Worried about whether US elections are vulnerable to outside interference? On Wednesday, tech giants Facebook, Twitter and Google testified that their platforms were used to spread Russian misinformation and propaganda to millions of potential voters in 2016. But here's a case that illustrates how the struggling technical systems that run elections on a local level could be just as much of a concern in the future as well.
In July, a lawsuit alleged that computer systems in Georgia containing the personal information of 6.7 million voters as well as election officials' passwords were riddled with security vulnerabilities — and that authorities responsible for the databases failed to fix them within six months of being notified. Three days later, Georgia officials conveniently wiped the state's election data, potentially preventing any investigation whether the server was indeed meddled with. As Slate noted, the incident could only be explained as either an "incredible act of incompetence" or a deliberate attempt to cover up the issue at the same time Republican Secretary of State Brian Kemp, Georgia's top election official, runs for governor.
Another curious development in the case on Wednesday: According to the Associated Press, the Georgia attorney general's office has declined to defend Kemp in the suit. Instead, Kemp and other election officials will instead be defended by a private firm, the AP wrote.
Assistant state attorney general Cristina Correia allegedly gave attorneys involved conflicting information on whether the server was wiped before or after the lawsuit was filed on July 3:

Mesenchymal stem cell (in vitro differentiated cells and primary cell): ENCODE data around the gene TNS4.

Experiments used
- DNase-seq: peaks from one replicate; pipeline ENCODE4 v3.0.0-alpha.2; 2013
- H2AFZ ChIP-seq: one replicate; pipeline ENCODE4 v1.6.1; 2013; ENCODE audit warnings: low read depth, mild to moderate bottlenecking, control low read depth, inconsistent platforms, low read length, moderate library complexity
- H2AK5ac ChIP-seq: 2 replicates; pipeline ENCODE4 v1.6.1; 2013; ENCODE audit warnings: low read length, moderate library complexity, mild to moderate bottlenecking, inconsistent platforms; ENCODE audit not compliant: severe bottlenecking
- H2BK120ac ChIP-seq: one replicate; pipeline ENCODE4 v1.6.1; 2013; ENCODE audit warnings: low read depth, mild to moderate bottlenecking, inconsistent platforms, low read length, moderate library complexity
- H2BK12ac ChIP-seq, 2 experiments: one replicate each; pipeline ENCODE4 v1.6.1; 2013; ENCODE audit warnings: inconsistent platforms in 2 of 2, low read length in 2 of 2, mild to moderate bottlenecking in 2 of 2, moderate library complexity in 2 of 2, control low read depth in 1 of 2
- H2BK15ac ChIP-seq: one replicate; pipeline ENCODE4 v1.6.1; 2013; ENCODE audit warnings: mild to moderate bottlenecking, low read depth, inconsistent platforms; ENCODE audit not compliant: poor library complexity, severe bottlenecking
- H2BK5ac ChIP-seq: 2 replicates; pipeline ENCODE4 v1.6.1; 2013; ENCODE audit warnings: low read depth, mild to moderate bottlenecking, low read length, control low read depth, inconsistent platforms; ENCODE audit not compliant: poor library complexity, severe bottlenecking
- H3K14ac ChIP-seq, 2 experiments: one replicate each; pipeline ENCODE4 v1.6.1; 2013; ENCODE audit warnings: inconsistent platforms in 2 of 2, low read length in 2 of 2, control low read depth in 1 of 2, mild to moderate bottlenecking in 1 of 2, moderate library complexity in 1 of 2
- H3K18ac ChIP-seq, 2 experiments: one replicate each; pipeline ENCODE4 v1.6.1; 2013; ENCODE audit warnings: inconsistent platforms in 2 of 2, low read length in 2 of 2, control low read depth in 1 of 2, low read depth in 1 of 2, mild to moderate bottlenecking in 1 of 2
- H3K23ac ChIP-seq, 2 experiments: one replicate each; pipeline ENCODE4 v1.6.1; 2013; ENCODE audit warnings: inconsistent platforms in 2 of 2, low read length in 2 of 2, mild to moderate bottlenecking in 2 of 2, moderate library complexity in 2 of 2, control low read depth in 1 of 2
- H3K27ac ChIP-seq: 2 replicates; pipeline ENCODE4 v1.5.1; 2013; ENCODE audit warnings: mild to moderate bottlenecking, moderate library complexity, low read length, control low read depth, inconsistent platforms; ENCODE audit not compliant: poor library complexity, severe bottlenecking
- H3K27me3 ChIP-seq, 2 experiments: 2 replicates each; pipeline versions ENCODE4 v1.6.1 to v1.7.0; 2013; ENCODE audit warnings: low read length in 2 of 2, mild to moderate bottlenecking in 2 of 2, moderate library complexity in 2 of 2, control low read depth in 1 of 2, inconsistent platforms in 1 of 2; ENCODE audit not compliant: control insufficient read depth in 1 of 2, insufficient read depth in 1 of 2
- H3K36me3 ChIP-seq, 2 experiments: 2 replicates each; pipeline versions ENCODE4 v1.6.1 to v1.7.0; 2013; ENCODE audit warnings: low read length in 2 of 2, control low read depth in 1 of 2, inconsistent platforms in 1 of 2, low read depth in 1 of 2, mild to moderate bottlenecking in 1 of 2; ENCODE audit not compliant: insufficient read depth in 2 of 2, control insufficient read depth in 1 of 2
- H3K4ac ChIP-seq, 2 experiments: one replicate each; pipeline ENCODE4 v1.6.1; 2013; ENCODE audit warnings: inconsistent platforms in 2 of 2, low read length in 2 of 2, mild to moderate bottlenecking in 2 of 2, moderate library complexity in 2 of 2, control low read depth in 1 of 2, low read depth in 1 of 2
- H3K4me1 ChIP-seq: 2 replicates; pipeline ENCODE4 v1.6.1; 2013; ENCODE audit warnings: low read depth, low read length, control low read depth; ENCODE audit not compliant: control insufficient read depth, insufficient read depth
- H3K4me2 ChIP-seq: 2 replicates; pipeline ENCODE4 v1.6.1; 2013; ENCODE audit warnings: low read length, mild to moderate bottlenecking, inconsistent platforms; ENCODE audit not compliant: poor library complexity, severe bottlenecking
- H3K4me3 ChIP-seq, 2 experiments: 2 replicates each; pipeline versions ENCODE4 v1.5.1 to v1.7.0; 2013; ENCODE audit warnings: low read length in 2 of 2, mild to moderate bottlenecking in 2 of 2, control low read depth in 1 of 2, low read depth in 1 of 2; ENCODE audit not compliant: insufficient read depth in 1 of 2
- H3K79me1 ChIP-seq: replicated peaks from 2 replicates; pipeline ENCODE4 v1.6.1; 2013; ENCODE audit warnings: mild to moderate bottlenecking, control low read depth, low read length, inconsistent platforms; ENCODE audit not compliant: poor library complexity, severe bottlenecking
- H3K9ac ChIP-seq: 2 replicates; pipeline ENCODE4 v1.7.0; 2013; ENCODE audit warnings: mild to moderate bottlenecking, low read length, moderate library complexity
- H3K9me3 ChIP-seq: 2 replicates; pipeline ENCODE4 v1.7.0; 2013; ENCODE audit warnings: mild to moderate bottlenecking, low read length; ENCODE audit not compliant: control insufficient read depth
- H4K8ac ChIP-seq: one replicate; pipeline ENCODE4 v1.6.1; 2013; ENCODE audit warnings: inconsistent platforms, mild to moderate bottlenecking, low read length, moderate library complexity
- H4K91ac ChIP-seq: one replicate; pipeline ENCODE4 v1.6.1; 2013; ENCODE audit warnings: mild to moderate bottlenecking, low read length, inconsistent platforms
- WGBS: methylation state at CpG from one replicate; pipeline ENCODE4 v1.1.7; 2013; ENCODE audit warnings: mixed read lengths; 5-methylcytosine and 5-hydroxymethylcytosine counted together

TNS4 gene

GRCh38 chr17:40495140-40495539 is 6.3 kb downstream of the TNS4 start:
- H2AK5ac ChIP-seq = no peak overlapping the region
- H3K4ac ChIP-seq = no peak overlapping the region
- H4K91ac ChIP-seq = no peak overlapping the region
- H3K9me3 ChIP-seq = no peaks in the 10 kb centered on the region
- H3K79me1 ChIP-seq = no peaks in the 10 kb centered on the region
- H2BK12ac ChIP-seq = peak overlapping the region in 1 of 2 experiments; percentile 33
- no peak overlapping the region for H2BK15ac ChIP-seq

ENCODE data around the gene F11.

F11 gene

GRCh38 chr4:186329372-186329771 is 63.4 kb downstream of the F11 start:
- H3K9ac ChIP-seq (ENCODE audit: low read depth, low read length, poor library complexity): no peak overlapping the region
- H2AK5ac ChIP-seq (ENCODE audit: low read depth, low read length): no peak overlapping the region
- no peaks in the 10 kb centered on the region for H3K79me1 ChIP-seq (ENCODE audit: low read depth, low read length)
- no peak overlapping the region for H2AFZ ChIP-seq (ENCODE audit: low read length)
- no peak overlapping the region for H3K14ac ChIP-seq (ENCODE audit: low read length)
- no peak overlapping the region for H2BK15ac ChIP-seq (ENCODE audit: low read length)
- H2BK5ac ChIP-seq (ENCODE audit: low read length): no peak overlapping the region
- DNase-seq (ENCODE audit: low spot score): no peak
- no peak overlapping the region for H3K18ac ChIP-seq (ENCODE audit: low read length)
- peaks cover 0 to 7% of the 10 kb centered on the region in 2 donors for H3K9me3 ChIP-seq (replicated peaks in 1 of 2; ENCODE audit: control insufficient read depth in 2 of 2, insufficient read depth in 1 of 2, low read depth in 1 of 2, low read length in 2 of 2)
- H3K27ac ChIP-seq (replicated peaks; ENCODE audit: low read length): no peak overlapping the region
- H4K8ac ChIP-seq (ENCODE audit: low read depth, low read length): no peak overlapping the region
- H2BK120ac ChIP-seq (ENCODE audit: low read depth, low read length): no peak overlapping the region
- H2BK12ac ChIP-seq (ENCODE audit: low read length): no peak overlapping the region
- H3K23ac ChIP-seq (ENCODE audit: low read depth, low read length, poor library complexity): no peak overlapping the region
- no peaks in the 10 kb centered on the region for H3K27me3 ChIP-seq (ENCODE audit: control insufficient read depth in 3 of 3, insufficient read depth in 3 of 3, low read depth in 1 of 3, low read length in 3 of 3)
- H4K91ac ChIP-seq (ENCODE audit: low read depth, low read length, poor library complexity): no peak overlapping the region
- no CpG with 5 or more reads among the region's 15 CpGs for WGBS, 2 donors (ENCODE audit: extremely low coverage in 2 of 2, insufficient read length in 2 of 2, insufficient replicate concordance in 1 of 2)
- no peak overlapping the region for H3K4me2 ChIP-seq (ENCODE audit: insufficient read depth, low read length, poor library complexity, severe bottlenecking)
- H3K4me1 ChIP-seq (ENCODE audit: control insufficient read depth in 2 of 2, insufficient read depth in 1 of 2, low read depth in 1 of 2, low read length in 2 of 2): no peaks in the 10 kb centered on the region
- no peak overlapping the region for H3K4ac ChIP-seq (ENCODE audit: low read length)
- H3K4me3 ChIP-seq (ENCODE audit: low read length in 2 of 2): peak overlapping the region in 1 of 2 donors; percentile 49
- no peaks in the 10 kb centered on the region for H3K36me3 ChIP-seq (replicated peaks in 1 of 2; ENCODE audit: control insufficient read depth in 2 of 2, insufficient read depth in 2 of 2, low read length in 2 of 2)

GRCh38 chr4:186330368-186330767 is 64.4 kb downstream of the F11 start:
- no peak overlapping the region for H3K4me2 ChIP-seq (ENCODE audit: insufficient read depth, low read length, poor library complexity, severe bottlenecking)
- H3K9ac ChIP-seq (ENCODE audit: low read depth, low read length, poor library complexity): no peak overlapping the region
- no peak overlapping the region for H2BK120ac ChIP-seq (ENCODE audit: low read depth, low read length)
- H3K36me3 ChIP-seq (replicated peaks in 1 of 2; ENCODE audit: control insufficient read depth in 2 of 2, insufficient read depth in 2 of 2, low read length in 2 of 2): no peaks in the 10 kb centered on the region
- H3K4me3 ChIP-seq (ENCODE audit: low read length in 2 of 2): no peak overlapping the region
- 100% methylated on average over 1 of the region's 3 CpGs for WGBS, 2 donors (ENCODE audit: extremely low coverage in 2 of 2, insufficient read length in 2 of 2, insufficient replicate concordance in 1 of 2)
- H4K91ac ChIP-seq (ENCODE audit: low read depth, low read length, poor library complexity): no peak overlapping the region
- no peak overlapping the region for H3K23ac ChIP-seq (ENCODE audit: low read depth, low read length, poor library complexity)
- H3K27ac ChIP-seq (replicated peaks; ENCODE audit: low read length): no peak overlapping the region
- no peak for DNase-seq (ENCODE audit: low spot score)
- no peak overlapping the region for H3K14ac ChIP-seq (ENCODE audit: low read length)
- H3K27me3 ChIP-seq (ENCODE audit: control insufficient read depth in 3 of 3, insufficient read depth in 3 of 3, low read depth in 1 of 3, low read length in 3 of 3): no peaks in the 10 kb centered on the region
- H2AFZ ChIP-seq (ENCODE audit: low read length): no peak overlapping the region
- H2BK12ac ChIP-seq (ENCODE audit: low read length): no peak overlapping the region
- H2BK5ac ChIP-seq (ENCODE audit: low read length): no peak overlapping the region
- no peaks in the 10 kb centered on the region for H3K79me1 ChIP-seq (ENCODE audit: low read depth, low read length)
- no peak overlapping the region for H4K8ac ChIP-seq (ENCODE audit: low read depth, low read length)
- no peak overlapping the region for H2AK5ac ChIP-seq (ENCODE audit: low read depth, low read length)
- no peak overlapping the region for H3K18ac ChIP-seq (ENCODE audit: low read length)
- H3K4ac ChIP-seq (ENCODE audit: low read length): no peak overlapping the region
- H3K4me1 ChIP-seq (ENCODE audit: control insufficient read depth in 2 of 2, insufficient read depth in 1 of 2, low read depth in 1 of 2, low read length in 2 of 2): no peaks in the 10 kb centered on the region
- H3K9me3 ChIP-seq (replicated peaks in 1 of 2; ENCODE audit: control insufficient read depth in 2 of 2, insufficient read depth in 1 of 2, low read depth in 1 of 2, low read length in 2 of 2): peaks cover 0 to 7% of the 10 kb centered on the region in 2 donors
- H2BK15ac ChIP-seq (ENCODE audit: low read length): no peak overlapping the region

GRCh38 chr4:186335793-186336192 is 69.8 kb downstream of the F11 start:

The server's data was destroyed July 7 by technicians at the Center for Elections Systems at Kennesaw State University, which runs the state's election system, Correia informed attorneys in the case in an Oct. 18 email. Twelve days earlier, she had informed the same group of attorneys that the data on the server was wiped on March 17, the same day it was returned to the Center for Elections Systems at Kennesaw State University by the FBI after a probe into the security incident. No one at the state attorney general's office has explained Correia's source for the apparently erroneous information on timing.
On July 2, one day before the lawsuit was filed, Kemp wrote an editorial in USA Today calling the allegations the server had security holes "misinformation from the media or disgruntled partisans" and "fake news." Per Slate, Kemp later blamed the destruction of information on the server on KSU staff.
"There is no scandal or vast conspiracy," Kemp's campaign wrote in a statement to the AP. "This is a tasteless nothingburger cooked up by liberal activists who know their lawsuit is nothing short of stupid."
Regardless of what's going on, one thing that's clear is that the alleged vulnerability of Georgia election systems is not an anomaly. In general, the US election system is not very secure.
Reports earlier this year suggested the FBI is investigating numerous instances in which Russian hackers may have probed the security of voter registration, database and voting machine systems in dozens of states in the leadup to the 2016 election. There's no evidence anything was changed, but the worry is that anyone (not just Russians) could take advantage of numerous security holes in the voting process. States are also reportedly doing a poor job of investigating the incidents or hardening their voting systems against future intrusion.